A US health and environment group is calling for major retailers such as Wal-Mart to phase out PVC shower curtains, and for the authorities to recall the products from sale because a laboratory study showed they released toxic chemicals into the air.
The Center for Health, Environment & Justice (CHEJ), a non-profit organization that works to prevent threats to health posed by chemicals in the environment, has just released the results of a study that found shower curtains made with the plastic polyvinyl chloride (often called PVC or vinyl), harbour many chemicals that can harm human health, including a number of volatile organic compounds (VOCs), phthalates and organotins. The study was co-sponsored by the Work Group for Safe Markets.
CHEJ said in a statement to the press that major retailers routinely sell shower curtains and liners made of vinyl, which can usually be identified from their characteristic “new shower curtain smell” produced by chemicals as they are released into the environment.
The watchdog group said that the toxic chemicals released from PVC shower curtains can lead to serious health problems including nausea and headaches; respiratory irritation; damage to the central nervous system, liver and kidneys; and loss of coordination.
The CHEJ and other environmental health and consumer groups are calling for safeguards to stop people getting harmed from being exposed to toxic PVC shower curtains.
For the study, the CHEJ tested new shower curtains bought from Bed Bath & Beyond, Kmart, Sears, Target and Wal-Mart. The study was in two phases. In phase 1 the investigators tested the concentration of several hazardous chemicals in five of the shower curtains at the time they were bought. In phase 2, the investigators measured the levels of VOCs in the curtains for up to 28 days after they have been hung up.
The report’s main findings were:
- 108 different VOCs were released into the air over 28 days.
- After 1 week, 40 different VOCs were detected in the air, after 2 weeks, 16 VOCs, after 2 weeks, 11 VOCs, after 4 weeks, 4 VOCs.
- For a period of 7 days, the total VOC level was over 16 times the recommended guideline for indoor air quality as given by the US Green Building Council.
- One new curtain releases more VOCs than a typical residence does over four days.
- The Wal-Mart curtain had so much total VOC that it saturated the analytical equipment and caused the investigators to switch it off so it would not be damaged.
- All 5 curtains tested in phase 1 contained phthalates DEHP and DINP, chemicals that California, Washington, and the European Union have banned from children’s toys .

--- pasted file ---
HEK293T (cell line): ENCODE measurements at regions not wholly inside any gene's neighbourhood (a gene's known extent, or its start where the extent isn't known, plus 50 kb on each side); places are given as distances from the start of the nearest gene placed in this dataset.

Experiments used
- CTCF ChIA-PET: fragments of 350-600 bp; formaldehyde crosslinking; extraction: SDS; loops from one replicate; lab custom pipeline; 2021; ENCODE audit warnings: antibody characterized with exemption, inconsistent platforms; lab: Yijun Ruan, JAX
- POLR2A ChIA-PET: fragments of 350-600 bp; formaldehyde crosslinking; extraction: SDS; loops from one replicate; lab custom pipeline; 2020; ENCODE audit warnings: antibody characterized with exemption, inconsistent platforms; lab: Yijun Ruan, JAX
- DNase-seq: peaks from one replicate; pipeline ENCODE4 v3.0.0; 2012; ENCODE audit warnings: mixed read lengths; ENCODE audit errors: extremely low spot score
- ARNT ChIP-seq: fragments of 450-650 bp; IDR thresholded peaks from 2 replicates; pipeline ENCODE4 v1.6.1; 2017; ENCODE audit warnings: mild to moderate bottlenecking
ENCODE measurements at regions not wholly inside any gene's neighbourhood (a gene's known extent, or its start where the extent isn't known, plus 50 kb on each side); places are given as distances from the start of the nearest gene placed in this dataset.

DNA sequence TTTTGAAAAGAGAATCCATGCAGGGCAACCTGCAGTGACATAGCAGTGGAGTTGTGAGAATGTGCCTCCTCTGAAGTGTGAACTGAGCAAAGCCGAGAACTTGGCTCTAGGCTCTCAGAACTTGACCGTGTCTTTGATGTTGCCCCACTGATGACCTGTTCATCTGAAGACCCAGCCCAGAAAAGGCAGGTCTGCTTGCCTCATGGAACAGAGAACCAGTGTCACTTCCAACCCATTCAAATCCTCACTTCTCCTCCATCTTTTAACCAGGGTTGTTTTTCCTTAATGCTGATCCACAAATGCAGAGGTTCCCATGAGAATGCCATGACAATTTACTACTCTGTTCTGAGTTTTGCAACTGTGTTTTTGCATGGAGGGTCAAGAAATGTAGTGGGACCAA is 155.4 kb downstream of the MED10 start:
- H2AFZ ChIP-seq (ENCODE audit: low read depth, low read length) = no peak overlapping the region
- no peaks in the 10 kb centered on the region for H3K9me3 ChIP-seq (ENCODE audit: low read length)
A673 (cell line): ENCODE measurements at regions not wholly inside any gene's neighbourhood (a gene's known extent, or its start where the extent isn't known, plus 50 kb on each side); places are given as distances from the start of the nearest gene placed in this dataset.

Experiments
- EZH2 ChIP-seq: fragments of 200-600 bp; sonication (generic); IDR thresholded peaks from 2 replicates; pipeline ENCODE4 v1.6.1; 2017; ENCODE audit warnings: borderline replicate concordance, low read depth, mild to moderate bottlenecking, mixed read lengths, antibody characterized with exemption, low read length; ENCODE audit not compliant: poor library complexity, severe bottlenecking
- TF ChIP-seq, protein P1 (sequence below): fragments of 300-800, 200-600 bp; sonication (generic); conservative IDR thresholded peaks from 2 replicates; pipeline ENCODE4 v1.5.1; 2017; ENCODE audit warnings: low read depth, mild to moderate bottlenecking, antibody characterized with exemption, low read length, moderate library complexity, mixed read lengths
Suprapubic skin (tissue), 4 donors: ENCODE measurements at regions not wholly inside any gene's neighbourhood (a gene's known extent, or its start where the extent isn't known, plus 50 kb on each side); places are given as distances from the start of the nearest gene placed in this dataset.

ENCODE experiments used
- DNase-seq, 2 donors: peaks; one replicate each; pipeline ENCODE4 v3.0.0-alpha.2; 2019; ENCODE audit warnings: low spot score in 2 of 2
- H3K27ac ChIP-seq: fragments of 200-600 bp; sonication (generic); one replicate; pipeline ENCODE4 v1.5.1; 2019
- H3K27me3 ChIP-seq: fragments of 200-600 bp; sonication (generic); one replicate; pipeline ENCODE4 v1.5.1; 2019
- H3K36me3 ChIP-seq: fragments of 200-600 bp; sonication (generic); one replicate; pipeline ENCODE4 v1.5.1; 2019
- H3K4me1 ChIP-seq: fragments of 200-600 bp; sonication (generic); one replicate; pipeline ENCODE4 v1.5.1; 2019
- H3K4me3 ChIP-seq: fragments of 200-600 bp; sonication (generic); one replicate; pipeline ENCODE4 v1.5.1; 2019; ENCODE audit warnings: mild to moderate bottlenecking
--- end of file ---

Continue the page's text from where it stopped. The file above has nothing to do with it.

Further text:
The investigators said the tests did not simulate the exact conditions typically found in a shower, such as temperature and humidity, but if they had, they suggest the results would have shown greater concentrations of chemicals.
CHEJ Science Director and report co-author, Stephen Lester, said:
“The release of so many volatile organic compounds, many of which are toxic, raises serious questions about the risks PVC shower curtains pose to families, especially young children exposed to these vapors.”
“Every effort should be made to eliminate PVC shower curtains from homes and to replace them with safer alternatives,” he added.
Lester has recently testified at the US House Energy and Commerce committee hearing on phthalates and bisphenol A and how the market is moving away from using phthalates in consumer products, including PVC shower curtains.
The CHEJ said that 7 of the chemicals found in the shower curtains are classified as hazardous air pollutants by the Environmental Protection Agency (EPA) under the Clean Air Act.
Phthalates have been linked to reproductive problems including sperm damage in men and shorter pregnancies.
VOCs can cause eye, nose and throat irritation, nausea, loss of coordination and headaches. According to Dr David O Carpenter, from the Institute for Health & The Environment at the University at Albany, State University of New York, “the brain is a major target for VOCs”, where they can cause everything, “from headache and loss of concentration to learning disabilities in children whose mothers were exposed before their birth, as shown in a recent Canadian study”.
The CHEJ advises consumers not to purchase shower curtains made with PVC, and to avoid shower curtains that have no label showing what they are made of.
Many retailers such as Bed Bath and Beyond, Marks and Spencer, Ikea, JC Penney, Sears/Kmart, Macys, and Target are planning to offer more PVC-free shower curtains, but the only ones that plan eventually to have 100 percent PVC-free curtains are Ikea and Marks and Spencer.
Written by: Catharine Paddock, PhD